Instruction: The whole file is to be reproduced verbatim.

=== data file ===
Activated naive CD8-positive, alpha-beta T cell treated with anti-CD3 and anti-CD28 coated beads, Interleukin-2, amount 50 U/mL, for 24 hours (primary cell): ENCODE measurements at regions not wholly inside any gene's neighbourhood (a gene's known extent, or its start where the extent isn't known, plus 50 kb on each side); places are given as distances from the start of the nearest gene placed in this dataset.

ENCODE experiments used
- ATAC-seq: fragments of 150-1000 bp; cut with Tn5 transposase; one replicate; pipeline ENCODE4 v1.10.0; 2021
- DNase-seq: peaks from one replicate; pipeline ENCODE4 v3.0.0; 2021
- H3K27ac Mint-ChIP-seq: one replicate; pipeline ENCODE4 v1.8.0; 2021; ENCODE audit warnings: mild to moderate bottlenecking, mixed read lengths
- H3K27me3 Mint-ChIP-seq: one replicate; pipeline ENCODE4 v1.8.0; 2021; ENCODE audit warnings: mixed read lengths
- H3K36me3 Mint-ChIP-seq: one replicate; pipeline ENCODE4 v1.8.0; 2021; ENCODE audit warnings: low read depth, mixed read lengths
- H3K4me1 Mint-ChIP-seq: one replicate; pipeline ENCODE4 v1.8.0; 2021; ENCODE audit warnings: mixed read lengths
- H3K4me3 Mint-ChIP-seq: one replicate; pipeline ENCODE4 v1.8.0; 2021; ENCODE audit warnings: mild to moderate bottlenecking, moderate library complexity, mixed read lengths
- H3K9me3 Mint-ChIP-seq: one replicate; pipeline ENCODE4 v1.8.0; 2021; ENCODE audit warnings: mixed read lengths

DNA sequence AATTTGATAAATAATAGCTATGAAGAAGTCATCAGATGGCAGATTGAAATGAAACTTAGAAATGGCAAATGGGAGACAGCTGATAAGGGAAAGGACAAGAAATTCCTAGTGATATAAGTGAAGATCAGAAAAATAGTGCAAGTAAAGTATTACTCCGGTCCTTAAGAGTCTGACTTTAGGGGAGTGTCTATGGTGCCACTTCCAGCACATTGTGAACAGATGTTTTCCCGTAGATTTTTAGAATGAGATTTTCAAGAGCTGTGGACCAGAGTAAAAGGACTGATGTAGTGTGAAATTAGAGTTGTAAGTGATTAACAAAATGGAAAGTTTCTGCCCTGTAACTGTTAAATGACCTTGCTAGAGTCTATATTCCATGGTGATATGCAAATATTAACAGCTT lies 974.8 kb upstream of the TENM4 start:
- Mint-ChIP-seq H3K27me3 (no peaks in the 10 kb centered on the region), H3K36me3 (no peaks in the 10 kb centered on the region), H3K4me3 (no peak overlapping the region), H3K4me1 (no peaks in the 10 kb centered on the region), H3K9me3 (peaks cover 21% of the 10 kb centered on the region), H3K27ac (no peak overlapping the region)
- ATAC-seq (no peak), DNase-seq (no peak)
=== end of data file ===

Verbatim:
Activated naive CD8-positive, alpha-beta T cell treated with anti-CD3 and anti-CD28 coated beads, Interleukin-2, amount 50 U/mL, for 24 hours (primary cell): ENCODE measurements at regions not wholly inside any gene's neighbourhood (a gene's known extent, or its start where the extent isn't known, plus 50 kb on each side); places are given as distances from the start of the nearest gene placed in this dataset.

ENCODE experiments used
- ATAC-seq: fragments of 150-1000 bp; cut with Tn5 transposase; one replicate; pipeline ENCODE4 v1.10.0; 2021
- DNase-seq: peaks from one replicate; pipeline ENCODE4 v3.0.0; 2021
- H3K27ac Mint-ChIP-seq: one replicate; pipeline ENCODE4 v1.8.0; 2021; ENCODE audit warnings: mild to moderate bottlenecking, mixed read lengths
- H3K27me3 Mint-ChIP-seq: one replicate; pipeline ENCODE4 v1.8.0; 2021; ENCODE audit warnings: mixed read lengths
- H3K36me3 Mint-ChIP-seq: one replicate; pipeline ENCODE4 v1.8.0; 2021; ENCODE audit warnings: low read depth, mixed read lengths
- H3K4me1 Mint-ChIP-seq: one replicate; pipeline ENCODE4 v1.8.0; 2021; ENCODE audit warnings: mixed read lengths
- H3K4me3 Mint-ChIP-seq: one replicate; pipeline ENCODE4 v1.8.0; 2021; ENCODE audit warnings: mild to moderate bottlenecking, moderate library complexity, mixed read lengths
- H3K9me3 Mint-ChIP-seq: one replicate; pipeline ENCODE4 v1.8.0; 2021; ENCODE audit warnings: mixed read lengths

DNA sequence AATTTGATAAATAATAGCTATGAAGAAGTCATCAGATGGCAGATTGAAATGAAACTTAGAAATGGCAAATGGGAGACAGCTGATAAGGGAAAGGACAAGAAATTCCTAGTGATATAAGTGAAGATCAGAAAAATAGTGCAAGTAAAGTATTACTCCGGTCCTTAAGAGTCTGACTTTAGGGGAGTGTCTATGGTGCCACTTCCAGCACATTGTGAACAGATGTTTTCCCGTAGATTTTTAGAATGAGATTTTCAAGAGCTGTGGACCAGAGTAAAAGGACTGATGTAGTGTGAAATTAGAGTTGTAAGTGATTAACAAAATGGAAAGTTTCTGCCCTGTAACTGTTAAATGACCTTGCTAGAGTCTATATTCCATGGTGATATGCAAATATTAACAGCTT lies 974.8 kb upstream of the TENM4 start:
- Mint-ChIP-seq H3K27me3 (no peaks in the 10 kb centered on the region), H3K36me3 (no peaks in the 10 kb centered on the region), H3K4me3 (no peak overlapping the region), H3K4me1 (no peaks in the 10 kb centered on the region), H3K9me3 (peaks cover 21% of the 10 kb centered on the region), H3K27ac (no peak overlapping the region)
- ATAC-seq (no peak), DNase-seq (no peak)